The Time of Whiteness: James Baldwin on How Lives Matter / Mikko Tuhkanen

James Baldwin in front of William Shakespeare, in frieze of Albert Memorial, London. Photograph: Allan Warren.  From Wikimedia Commons. 

“One of the most American of attributes,” James Baldwin tells us in 1954, is “the inability to believe that time is real” (Collected 99). He makes this enigmatic claim in the essay “A Question of Identity,” amidst a series of observations about an American student in Paris, the city he himself had expatriated to in 1948. Like Henry James before him, he suggests that it is on the foreign soil of the Old Continent that some peculiarly American traits, unremarkable and unremarked at home, are cast in sharp relief. One such aspect is the way “time” organizes, or fails to organize, his compatriots’ lives.

Baldwin proposes that, if we want to understand, much less transform, the world we live in, we must pay attention to the various ways in which time informs the lives of differently positioned subjects. He is a thinker of chronoethics, which is always also a chronopolitics. With this focus, he takes his place amidst African American writers and activists who, as Daylanne English has recently demonstrated, have drawn our attention to the role that temporality plays in the battles for citizenship and social justice. From Phillis Wheatley to Suzan-Lori Parks, these experimenters have explored the temporalities—the beats, the speeds, the rhythms, the leaps, the returns—that organize Black experience in diasporic modernity, precipitated by the conjoined birth of the modern world and the African diaspora.

Apart from distinguishing the various temporalities of Blackness, Baldwin is an acute analyst of the temporal orientations that constitute Whiteness. In “A Question of Identity,” he does not identify the student whose Paris sojourn he describes beyond gendered pronouns. Yet in the context of his oeuvre, the young man’s temporal doltishness renders it clear that his perspective is that of American Whiteness—whatever shade his skin. In his peculiar mode of living—or, more precisely, not living—in duration, he exhibits the characteristics that Baldwin consistently associates with people who have chosen Whiteness as their lot.

The student arrives in Paris intent on discovering the authentic French culture beyond what is available to the typical tourist. He is more determined in his project than most of his cohort. He stays on after his fellow adventurers, tired of being rebuffed by snooty Parisians, have packed their bags and returned home. Disillusioned and disgusted, they have concluded that the feted French culture is but “decadent, penurious, self-seeking, and false, with no trace of American spontaneity, and lacking in the least gratitude for American favors” (95). The student persists, convinced that his peers have failed to make an adequate effort to adjust to French culture. With “his admirable passion to study the customs of the country,” he lives with a French family, becomes fluent in the language, tarries in the boulevard cafés and bistros, reads “Racine, Proust, Gide, Sartre, and authors more obscure—in the original, naturally” (96-97).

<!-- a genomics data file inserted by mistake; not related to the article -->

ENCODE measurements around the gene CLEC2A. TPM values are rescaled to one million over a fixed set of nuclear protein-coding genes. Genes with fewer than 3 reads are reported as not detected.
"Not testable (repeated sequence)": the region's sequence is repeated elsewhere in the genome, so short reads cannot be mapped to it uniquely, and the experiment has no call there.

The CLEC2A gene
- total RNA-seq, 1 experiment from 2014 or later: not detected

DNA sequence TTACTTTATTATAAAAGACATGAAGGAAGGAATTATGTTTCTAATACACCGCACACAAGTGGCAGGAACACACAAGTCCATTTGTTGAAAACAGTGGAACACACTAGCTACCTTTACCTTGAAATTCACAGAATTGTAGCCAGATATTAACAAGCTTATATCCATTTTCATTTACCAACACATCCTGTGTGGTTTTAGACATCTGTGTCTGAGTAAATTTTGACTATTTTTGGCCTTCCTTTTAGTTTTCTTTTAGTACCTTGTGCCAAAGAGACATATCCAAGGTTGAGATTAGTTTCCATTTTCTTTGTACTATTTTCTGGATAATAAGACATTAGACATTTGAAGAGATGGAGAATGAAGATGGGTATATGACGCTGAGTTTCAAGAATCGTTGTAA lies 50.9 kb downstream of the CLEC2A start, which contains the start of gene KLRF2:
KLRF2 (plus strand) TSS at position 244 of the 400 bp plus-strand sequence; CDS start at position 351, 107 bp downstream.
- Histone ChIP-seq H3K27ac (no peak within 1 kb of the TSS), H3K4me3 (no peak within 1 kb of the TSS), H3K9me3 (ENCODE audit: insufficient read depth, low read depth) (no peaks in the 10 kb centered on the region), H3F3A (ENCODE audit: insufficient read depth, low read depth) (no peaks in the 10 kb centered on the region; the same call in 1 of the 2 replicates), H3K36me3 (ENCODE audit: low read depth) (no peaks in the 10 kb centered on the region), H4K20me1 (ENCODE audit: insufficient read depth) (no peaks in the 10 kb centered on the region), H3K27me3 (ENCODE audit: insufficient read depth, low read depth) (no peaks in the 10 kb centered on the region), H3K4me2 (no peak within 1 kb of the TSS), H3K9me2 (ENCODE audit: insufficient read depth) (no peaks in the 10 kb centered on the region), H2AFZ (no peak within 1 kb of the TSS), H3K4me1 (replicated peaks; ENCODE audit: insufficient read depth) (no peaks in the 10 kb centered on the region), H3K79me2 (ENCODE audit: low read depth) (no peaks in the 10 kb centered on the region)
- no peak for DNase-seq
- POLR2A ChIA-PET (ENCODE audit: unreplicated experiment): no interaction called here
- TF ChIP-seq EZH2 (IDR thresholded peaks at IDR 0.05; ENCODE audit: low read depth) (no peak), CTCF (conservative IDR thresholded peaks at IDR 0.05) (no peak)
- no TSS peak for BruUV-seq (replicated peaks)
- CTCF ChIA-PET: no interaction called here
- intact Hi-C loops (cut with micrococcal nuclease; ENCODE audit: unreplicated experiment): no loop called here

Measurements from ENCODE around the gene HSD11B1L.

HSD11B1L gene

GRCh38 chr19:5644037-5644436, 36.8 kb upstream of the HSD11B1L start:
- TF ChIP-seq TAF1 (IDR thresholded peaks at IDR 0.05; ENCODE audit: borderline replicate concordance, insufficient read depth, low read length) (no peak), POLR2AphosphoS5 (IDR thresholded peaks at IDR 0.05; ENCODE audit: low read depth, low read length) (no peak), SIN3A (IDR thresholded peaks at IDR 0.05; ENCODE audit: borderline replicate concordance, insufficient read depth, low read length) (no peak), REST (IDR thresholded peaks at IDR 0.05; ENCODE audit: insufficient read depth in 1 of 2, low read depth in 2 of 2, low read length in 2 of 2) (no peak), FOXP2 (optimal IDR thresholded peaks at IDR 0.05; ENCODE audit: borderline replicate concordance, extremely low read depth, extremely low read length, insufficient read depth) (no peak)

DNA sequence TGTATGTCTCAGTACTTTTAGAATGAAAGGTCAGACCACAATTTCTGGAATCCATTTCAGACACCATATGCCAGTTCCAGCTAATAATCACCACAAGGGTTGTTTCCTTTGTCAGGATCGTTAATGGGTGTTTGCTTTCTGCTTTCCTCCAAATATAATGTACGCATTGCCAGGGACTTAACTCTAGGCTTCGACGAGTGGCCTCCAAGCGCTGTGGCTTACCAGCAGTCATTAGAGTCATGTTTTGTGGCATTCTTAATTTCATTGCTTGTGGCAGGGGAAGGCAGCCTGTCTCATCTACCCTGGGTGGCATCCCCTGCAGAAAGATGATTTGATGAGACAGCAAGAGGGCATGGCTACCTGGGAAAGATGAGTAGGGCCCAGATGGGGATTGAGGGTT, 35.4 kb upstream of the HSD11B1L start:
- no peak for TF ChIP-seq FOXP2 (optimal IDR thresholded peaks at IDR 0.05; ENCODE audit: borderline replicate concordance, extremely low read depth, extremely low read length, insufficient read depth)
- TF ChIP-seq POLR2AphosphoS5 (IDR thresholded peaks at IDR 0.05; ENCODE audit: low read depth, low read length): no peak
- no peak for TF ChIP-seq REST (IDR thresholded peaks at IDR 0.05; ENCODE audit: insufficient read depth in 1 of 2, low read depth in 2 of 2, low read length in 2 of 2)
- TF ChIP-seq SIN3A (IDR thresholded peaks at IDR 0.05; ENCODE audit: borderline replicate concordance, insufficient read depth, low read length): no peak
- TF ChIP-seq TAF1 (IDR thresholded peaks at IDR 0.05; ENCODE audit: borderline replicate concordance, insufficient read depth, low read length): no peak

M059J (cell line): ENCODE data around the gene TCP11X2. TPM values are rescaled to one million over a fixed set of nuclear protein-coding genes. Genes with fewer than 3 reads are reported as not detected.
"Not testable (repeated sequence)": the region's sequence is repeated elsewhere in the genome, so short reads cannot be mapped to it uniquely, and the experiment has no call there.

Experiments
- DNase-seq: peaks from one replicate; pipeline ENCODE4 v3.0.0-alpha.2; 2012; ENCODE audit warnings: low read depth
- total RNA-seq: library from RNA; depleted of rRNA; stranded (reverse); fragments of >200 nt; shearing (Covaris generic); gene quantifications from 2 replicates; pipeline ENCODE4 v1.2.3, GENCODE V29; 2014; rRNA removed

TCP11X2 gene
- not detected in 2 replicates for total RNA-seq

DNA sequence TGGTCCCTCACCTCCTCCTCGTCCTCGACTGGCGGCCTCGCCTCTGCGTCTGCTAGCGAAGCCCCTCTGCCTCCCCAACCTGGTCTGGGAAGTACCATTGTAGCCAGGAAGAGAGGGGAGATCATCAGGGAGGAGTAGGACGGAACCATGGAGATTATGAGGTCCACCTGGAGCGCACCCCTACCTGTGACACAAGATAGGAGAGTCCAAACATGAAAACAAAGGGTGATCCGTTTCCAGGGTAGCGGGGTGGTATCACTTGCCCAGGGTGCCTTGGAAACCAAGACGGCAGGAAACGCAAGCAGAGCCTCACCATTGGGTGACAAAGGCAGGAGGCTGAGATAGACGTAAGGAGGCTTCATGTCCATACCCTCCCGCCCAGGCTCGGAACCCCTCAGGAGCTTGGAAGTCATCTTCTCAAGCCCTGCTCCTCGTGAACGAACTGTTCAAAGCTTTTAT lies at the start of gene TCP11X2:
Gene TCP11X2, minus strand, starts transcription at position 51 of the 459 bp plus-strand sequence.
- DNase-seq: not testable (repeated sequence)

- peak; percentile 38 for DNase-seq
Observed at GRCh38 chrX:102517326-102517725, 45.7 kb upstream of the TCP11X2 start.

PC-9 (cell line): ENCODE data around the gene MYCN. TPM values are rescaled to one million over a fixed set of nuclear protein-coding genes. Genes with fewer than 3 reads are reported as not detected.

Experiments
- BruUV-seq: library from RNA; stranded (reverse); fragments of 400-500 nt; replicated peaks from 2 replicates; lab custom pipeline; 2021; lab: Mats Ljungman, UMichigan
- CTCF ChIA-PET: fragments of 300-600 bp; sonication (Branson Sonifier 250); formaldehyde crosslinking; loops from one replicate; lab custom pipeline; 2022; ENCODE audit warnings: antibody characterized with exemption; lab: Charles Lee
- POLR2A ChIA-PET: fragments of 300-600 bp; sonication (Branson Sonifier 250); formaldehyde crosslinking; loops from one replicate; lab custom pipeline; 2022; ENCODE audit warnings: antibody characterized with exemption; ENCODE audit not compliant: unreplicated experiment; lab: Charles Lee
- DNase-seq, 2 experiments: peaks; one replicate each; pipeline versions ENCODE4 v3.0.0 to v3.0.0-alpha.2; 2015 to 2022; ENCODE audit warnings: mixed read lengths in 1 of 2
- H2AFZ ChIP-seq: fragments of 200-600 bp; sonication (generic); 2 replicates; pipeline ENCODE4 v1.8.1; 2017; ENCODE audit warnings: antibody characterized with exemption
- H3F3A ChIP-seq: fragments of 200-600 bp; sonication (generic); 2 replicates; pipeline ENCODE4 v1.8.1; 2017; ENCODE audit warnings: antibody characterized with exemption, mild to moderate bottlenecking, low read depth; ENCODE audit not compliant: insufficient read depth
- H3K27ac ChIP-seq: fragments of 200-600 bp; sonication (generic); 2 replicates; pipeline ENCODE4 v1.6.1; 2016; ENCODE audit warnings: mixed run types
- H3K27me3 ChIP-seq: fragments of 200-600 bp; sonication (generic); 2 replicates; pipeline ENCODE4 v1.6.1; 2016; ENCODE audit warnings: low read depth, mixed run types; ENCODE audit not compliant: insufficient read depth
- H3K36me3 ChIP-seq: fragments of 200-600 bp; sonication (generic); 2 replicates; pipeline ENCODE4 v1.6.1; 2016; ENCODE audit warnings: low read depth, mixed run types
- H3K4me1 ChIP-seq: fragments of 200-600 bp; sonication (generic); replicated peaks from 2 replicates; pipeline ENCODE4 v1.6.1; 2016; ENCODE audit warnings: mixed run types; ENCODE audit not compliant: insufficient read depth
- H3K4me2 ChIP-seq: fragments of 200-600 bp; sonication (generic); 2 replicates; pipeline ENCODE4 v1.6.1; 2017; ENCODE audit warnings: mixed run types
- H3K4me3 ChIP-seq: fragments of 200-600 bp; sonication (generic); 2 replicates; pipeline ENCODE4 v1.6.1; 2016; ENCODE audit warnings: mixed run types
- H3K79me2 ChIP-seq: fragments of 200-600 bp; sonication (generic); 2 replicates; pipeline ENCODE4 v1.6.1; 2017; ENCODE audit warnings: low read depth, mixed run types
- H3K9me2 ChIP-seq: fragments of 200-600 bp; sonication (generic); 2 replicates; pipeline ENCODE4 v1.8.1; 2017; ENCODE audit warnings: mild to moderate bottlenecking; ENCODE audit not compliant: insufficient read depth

Yet his attempts to synchronize with all things French are compromised by his profound misunderstanding of time. The misunderstanding issues from two root causes. First, consciously or not, he deems that his ideas of French culture and the person—himself—he sees in the mirror of Frenchness are “beyond the reach of corruption” (98). The ideals he orients himself toward are unchanging, not subject to time. They are, as it were, an unmoving target. Because of this—this is his second error—the student thinks it plausible that he can swiftly transform himself into a Frenchman. In this, he is the stereotypical American with his belief that with hard work an individual can be what he wants to be, that no barriers save an inadequate persistence or a failure to believe in oneself can prevent self-reinventions. Yet the student’s efforts do not grant him the grace of Frenchness; however assiduously executed, his studies have not metamorphosed him into a Parisian. According to Baldwin, one does not become French by an act of will nor “by virtue of a Paris address” (99). It is this confusion—the conviction that a new identity could be swiftly learned—that illustrates the American “attribute” of missing time’s “realness.”

Linked in the essay, “corruption” and “transformation” are keywords in Baldwin’s description of the zealous student. With these, Baldwin silently alludes to the worldview that, as he repeatedly indicates, modernity has inherited from Saint Paul. The Apostle is his frequent sparring partner; throughout his work, he proposes that the grounding error of modern life is its organization according to Pauline onto-ethics. The American student sees himself moving in a world and toward ideals that persist “beyond the reach of corruption.” Whenever Baldwin uses the term “corruption,” he evokes the fleshliness from which Saint Paul tells the Corinthians they will be delivered at the moment of the Second Coming: in the “twinkling of an eye,” the faithful will “put on incorruption,” ascend to the timeless realm of eternal life (1 Cor. 15.50-54). In this schema, “corruption” names the force of time, all living beings’ disintegration in duration. Represented in the student, American Whiteness deems itself, and the world in which it operates, innocent of such processes.